SAN DIEGO (KGTV) — Airbnb is tightening its restrictions after five people were shot and killed during party in Northern California.
Airbnb's CEO Brian Chesky tweeted Saturday that the San Francisco-based company is expanding its manual screening of "high risk" reservations and will remove users who violate policies banning parties.
"Starting today, we are banning 'party houses' and we are redoubling our efforts to combat unauthorized parties and get rid of abusive host and guest conduct, including conduct that leads to the terrible events we saw in Orinda," Chesky tweeted.
First, we are expanding manual screening of high-risk reservations flagged by our risk detection technology.— Brian Chesky (@bchesky) November 2, 2019
Third, we are taking immediate action against users who violate these enhanced guest policies, including removal.— Brian Chesky (@bchesky) November 2, 2019
"High risk" reservations will be flagged by Airbnb's risk detection technology. Chesky says the company will be setting up a "dedicated 'party house' rapid response team" to oversee the development of new safety policies.
Five people died after the shooting Thursday night that sent about 100 partygoers running from an Airbnb rental in Orinda, Calif. The four-bedroom home was rented by a woman who told the owner her family was fleeing smoke from a wildfire and needed a place to stay, the Associated Press reported.
The AP reported the homeowner was suspicious of the one-night rental on Halloween and reminded the renter no parties were allowed. No arrests had been made and there was no immediate word on a motive for the attack.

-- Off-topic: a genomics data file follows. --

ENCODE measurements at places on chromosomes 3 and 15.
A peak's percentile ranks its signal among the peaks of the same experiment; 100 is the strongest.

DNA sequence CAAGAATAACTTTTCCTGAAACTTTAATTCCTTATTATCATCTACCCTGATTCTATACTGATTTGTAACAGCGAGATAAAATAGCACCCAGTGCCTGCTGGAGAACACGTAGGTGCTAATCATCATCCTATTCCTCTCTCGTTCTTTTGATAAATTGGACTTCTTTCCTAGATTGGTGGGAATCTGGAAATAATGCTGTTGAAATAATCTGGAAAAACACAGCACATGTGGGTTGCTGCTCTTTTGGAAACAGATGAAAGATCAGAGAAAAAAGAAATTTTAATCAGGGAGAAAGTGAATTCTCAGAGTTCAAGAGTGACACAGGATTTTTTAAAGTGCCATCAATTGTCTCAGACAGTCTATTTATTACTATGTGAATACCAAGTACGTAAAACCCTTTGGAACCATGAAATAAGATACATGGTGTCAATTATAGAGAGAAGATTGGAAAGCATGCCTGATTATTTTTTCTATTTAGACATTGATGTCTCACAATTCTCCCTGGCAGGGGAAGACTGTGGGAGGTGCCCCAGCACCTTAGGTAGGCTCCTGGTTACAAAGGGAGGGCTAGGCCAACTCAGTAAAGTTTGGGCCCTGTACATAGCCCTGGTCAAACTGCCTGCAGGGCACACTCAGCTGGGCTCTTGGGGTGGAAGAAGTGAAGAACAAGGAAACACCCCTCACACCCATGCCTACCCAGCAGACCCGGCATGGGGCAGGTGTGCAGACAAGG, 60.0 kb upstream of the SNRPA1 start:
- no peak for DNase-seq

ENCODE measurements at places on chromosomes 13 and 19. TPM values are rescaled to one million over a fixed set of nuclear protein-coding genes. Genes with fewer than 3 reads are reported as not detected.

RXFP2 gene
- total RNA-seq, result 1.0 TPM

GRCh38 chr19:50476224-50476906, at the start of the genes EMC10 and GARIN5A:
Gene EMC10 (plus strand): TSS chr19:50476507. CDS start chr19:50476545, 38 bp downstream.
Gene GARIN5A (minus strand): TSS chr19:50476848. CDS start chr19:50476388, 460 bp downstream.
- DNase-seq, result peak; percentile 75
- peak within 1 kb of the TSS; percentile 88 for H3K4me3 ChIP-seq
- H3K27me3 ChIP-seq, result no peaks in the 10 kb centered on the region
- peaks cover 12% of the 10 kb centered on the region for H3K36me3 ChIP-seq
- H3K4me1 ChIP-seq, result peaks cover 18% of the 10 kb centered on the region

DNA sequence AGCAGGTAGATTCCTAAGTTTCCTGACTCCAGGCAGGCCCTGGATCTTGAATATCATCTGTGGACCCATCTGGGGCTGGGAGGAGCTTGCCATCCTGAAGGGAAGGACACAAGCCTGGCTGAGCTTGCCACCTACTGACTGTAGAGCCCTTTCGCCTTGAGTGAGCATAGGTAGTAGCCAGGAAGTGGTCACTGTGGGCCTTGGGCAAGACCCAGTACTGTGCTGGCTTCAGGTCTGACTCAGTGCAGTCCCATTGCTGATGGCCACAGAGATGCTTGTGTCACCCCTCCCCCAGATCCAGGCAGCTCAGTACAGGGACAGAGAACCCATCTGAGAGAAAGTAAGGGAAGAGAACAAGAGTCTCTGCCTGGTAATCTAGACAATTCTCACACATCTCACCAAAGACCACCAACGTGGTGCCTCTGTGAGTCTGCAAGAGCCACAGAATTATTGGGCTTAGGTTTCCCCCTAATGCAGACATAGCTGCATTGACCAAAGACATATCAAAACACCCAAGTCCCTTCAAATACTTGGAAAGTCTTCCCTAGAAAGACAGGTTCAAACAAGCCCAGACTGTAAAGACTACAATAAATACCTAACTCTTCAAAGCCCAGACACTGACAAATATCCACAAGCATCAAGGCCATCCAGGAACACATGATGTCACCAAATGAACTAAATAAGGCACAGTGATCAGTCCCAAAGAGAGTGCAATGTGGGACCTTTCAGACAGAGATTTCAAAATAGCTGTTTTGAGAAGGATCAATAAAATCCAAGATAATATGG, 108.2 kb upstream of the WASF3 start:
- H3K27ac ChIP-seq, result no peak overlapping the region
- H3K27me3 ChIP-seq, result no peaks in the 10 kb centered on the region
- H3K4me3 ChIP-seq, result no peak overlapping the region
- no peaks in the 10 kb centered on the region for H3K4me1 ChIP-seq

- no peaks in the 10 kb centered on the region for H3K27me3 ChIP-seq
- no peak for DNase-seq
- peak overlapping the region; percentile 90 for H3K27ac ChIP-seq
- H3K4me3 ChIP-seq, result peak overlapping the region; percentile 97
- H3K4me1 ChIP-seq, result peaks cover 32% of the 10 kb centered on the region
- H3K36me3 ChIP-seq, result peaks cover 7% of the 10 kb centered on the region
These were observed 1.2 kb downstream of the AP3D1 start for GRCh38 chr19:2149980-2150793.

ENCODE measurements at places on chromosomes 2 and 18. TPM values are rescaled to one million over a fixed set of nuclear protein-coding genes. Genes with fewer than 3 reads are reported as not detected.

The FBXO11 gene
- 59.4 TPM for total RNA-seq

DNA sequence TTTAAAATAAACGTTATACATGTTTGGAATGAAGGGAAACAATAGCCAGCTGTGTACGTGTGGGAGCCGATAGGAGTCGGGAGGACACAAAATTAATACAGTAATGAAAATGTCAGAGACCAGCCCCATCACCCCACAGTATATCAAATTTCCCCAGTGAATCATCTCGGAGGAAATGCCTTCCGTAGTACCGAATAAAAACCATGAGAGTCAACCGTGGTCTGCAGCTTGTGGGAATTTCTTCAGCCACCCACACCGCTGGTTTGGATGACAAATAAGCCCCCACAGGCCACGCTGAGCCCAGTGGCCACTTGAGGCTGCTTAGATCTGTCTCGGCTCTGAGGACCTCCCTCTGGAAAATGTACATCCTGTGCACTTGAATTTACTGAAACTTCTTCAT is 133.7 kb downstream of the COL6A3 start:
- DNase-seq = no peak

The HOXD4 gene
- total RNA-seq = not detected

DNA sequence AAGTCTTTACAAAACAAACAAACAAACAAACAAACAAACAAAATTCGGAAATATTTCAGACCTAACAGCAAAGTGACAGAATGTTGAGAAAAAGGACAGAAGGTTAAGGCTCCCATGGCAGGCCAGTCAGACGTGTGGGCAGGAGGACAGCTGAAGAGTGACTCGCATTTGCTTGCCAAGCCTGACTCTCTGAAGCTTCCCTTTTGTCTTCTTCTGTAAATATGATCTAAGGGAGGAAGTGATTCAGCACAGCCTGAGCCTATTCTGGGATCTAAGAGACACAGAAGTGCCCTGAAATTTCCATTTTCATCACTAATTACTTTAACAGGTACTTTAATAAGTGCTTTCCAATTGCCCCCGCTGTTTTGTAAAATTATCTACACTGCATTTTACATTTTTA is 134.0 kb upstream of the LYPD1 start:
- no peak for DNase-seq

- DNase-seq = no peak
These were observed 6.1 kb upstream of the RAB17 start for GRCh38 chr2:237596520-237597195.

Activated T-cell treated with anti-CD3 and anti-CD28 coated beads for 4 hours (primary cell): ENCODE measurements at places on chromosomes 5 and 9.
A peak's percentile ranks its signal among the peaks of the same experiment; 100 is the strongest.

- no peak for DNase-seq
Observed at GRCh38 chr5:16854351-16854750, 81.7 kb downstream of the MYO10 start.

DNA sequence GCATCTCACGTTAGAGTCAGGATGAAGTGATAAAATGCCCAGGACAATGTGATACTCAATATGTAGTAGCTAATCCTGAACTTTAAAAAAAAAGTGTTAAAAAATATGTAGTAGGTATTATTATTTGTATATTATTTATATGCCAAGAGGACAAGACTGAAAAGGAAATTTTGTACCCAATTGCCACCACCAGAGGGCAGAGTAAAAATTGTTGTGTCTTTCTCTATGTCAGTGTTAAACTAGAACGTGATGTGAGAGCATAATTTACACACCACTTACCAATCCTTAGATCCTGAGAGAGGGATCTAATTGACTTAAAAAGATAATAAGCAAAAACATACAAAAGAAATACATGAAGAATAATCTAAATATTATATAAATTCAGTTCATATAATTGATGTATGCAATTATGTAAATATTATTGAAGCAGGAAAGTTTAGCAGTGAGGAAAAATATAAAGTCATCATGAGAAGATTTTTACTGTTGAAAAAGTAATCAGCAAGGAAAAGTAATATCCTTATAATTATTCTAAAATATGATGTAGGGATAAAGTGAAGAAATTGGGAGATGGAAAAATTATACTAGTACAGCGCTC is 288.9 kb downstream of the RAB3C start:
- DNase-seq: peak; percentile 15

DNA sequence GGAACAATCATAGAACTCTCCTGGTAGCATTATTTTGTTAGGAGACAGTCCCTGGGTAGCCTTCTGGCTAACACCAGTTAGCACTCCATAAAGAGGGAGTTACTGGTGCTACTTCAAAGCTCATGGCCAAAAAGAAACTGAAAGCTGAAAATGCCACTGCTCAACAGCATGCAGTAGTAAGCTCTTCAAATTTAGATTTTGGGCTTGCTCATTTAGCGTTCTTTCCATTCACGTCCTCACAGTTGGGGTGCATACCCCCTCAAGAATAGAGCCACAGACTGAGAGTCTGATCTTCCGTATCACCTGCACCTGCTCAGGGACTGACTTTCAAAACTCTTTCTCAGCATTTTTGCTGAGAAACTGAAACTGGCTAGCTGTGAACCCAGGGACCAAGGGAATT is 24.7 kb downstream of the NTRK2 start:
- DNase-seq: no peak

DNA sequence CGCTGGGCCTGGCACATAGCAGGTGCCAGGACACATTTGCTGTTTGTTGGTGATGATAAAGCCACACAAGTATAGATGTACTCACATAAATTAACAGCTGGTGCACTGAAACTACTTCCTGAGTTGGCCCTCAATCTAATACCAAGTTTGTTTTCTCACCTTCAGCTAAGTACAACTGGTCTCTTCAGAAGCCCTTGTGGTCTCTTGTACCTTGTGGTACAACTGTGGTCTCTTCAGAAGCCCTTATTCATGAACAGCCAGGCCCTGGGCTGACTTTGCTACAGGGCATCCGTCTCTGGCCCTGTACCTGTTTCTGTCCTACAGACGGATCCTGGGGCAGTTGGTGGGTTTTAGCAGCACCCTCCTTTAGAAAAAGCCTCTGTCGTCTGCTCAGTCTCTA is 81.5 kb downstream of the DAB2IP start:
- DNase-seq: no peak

The party comes as Airbnb and other short-term rental companies struggle to address the use of rentals as party locations without homeowners' prior knowledge.
Last May, a party at a La Jolla mansion ended in a shooting. The mansion was rented through Airbnb.
Airbnb told 10News at the time they had received no notice of the shooting, and the home's next vacationers added that there were no signs that a shooting had occurred when they checked in days later.
The San Diego Working Group on Short Term Rentals has suggested several regulations for the rentals to the city council. The suggestions include creating a fund for administration, monitoring, and enforcing short-term rental laws to relieve officers from handing any issues.
"Who's enforcing any of this? No one is right now,” Ann Kerr, president of the La Jolla Town Council, told 10News in August. "The longer that the politicians wait to put some kind of enforcement and compliance system in, the more vacation rentals will be established."
Short-term rentals are not permitted under the City of San Diego Municipal Code, according to the City Attorney's Office.
Any uniform regulations from the Mayor's office or City Council have yet to materialize, as both sides remain at a standstill about what those rules would look like.